Photo by  Julia Robbs

Photo by Julia Robbs

Wesley Verhoeve is the founder of NYC-based music company Family Records, an independent label and artist management/development firm.

He’s also the co-founder of GNTLMN and writes about the intersection between creativity, tech, and business.

After The Show: You work on so many projects – what’s the breakdown like? Take me through a typical week or day for you.

Wes: It depends on the week and day. Some weeks I’ll have a client in town. Other weeks we have a new product launch…we’re working on watches right now for GNTLMN. Sometimes a new music release. I’ve realized it’s not so great if I try to work on multiple projects in one day…It really just depends on what’s more important that week.

On Sunday mornings I always take a couple hours to review my past week and see if I maybe missed something or got caught up on something. So, look back and then look forward to the next week and block off days for specific projects.

Tell me about the work you’re doing to connect tech and music start-ups in Europe to the American market.

That’s a newer thing…I’m trying to figure out how I can add the most value, for example to a company that’s successful in Germany and trying to come over to the US. Because I’ve lived on both continents, I can give them advice on how to adapt their product or marketing. So there’s product-focused strategy, and marketing-focused, and also introduction based (introducing them to people). It’s really pretty diverse…sometimes also curating.

What project do you find most challenging?

Family Records. I’m spending more time thinking rather than doing. The problem with music releases is that there’s so much released, and it’s so ephemeral. I’m thinking about how to make releases stickier.

How do you reach a balance between consuming and creating?

That’s a good question. It’s a little bit in flux. My friend Frank Chimero is a designer and he had an article about this particular topic – being a freelancer/creative can be kind of lonely. I can get caught up in talking a lot. It’s very easy and fun for me to consume magazines, books, and all that stuff, but while you’re doing that you’re not actually making anything. Making is more important for me.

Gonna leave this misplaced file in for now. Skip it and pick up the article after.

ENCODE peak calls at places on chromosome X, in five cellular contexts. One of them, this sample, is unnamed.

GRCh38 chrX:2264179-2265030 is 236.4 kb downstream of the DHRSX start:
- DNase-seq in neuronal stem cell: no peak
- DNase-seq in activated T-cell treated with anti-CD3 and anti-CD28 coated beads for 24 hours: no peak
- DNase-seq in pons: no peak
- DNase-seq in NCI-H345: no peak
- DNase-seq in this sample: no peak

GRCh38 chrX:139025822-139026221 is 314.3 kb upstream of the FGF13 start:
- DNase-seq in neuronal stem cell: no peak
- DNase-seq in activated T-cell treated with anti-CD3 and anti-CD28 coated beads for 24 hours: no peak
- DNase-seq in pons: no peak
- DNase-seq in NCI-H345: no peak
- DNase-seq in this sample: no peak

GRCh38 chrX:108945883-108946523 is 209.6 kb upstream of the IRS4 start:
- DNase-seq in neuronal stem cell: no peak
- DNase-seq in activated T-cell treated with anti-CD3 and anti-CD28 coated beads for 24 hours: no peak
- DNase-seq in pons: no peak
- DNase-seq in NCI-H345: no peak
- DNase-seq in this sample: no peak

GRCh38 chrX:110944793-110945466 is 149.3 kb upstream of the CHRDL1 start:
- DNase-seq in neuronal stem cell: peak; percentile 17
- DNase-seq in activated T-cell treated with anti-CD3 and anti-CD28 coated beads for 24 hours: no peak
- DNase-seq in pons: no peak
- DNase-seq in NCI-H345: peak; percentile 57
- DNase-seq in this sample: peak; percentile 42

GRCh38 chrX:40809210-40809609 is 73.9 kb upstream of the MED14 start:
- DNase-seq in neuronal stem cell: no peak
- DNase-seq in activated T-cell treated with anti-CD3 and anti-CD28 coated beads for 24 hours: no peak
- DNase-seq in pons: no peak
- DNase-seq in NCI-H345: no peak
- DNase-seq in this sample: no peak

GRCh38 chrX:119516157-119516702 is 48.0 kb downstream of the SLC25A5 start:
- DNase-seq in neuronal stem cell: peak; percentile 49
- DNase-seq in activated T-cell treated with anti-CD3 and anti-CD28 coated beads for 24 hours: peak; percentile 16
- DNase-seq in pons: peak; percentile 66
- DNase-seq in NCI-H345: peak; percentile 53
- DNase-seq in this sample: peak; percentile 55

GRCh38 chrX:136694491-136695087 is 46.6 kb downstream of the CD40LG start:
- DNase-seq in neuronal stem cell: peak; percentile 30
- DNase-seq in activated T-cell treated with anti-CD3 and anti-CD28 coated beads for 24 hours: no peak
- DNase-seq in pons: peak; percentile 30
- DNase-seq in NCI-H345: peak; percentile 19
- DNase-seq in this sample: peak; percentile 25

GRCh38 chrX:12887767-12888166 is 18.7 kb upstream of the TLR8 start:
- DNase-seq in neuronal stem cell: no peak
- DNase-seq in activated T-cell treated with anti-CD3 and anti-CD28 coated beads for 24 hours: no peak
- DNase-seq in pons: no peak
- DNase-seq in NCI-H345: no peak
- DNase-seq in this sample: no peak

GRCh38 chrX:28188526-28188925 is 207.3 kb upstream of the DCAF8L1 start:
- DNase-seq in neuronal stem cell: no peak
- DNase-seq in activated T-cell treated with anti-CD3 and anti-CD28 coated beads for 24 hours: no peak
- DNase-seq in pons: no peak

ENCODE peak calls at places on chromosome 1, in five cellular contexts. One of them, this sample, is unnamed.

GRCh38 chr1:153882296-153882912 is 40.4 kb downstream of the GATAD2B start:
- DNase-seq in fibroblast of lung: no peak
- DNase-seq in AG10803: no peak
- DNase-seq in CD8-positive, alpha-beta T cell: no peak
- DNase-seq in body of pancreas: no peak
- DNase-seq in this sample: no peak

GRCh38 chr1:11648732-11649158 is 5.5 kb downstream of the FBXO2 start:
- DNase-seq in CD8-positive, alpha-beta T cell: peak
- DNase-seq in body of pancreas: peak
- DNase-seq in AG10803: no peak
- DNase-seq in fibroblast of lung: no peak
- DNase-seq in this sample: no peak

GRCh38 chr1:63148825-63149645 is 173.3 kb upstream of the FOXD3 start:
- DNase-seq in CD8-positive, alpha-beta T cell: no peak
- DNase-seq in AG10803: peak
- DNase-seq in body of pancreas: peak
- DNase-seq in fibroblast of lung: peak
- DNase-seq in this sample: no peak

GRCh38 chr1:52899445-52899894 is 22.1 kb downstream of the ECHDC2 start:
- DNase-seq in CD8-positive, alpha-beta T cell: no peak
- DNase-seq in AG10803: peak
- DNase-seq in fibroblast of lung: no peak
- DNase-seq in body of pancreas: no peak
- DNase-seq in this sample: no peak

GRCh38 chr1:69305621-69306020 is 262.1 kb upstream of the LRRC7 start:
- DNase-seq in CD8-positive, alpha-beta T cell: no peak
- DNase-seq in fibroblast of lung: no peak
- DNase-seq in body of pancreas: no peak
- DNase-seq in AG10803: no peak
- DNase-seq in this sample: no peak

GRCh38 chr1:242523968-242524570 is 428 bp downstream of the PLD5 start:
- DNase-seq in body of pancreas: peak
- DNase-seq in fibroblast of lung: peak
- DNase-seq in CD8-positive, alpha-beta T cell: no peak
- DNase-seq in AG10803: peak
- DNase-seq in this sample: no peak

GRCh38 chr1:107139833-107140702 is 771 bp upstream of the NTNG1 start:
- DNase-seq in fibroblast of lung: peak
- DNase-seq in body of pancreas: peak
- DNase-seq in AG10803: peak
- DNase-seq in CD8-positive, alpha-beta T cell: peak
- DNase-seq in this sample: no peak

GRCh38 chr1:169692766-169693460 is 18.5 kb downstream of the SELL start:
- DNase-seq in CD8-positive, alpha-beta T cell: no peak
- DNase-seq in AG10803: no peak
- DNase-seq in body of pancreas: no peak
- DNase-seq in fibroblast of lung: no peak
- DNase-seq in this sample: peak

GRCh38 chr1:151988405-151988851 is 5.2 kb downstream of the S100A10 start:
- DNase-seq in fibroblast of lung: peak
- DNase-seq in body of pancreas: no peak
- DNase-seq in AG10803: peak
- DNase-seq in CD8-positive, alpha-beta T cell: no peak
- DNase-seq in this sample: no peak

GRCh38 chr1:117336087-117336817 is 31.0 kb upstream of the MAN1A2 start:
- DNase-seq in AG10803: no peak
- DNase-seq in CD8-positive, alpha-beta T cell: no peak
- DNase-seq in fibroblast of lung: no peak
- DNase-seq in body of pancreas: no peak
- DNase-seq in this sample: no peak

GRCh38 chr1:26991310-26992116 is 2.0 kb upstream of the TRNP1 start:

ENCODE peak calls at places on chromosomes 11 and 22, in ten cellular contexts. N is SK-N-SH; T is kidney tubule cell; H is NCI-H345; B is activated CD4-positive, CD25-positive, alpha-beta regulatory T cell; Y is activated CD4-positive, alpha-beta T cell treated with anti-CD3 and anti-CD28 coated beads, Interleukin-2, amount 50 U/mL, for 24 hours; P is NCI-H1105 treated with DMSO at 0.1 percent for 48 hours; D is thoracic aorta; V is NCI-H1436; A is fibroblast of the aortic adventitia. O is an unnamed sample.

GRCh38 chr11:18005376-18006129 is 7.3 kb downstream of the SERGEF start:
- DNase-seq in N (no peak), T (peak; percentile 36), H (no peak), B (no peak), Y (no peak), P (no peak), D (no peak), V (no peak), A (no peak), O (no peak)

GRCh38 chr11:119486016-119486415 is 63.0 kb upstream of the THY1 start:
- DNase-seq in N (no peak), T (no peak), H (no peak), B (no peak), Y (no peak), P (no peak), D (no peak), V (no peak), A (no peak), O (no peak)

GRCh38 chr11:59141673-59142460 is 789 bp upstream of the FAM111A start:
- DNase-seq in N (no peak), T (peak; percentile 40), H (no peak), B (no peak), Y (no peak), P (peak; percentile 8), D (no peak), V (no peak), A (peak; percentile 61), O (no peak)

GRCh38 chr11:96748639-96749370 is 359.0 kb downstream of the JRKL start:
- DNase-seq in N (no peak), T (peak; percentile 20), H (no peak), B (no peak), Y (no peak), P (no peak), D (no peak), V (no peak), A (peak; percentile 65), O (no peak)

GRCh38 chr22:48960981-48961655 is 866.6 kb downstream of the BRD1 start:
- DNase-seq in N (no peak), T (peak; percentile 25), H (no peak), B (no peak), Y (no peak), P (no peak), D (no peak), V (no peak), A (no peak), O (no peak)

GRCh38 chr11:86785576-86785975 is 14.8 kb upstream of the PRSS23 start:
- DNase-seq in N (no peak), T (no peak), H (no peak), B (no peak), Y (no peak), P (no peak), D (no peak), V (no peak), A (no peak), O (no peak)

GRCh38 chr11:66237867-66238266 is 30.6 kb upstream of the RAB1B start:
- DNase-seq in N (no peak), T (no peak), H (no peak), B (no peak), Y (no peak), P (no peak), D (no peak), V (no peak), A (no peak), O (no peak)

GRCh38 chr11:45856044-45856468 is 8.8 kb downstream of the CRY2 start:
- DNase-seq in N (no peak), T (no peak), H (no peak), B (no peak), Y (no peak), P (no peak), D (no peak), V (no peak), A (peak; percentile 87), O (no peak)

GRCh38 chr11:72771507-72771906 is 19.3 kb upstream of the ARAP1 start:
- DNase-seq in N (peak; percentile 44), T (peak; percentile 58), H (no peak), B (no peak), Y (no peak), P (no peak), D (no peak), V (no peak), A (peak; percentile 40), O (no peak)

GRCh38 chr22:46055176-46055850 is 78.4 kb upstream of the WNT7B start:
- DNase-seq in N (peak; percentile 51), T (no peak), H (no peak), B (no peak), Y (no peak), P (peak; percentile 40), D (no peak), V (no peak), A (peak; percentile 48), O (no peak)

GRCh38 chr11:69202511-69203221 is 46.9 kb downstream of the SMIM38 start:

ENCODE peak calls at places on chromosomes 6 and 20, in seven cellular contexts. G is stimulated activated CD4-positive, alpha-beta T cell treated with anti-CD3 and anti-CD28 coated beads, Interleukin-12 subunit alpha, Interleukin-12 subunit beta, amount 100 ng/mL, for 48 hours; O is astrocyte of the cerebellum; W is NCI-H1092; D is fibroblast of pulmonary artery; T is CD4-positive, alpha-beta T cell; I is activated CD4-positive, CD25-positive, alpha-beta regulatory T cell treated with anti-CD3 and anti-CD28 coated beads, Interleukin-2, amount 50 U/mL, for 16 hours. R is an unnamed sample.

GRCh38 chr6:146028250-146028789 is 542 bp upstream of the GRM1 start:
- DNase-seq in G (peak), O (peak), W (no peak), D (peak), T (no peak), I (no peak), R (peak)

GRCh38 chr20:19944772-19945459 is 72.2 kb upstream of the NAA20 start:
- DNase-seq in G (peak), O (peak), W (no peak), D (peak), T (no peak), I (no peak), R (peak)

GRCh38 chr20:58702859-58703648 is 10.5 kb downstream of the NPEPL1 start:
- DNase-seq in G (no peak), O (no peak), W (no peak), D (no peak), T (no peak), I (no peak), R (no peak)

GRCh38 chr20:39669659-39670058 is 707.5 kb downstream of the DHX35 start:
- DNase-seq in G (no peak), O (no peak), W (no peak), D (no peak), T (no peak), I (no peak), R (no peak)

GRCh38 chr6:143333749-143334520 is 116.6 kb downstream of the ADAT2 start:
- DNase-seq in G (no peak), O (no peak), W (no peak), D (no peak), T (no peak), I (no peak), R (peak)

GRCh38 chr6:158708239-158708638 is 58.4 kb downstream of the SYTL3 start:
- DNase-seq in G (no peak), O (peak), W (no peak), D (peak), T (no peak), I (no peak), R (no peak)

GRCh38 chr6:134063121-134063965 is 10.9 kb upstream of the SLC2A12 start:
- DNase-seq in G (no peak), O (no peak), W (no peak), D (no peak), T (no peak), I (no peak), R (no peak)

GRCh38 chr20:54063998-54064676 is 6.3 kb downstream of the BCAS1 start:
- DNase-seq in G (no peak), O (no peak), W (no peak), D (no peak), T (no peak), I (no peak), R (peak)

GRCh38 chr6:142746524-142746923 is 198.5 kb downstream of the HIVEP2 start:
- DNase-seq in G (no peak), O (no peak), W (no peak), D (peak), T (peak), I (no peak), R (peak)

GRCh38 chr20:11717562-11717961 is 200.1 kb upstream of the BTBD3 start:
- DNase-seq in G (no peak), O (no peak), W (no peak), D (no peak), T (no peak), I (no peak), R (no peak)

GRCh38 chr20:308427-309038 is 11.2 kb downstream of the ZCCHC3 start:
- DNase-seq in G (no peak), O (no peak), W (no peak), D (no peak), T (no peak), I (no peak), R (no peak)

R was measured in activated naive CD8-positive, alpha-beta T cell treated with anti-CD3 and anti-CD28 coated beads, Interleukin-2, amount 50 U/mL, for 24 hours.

I’m trying to be very conscious of that. I’ve scaled back some on the podcasts I listen to, blog posts I follow, people I follow on Twitter…there’s so much to consume that I can’t create anymore. Doing things like going out into nature is more interesting to me than reading about it.

Where do you get ideas for the articles you write on your website?

It’s either something I’m dealing with myself – and writing it down to help work through or crystallize it – or something a friend talked about. A lot of times it will be sparked by something I hear or read.

It’s funny…my most popular/shared one is the coffee shop post [published in Fast Company, “Why You Should Work From A Coffee Shop, Even When You Have An Office”]. That was a quick one to write and turned out to resonate more than articles I’ve spent a full day slaving over. You never know!

Thanks Wesley! Keep up with his latest projects at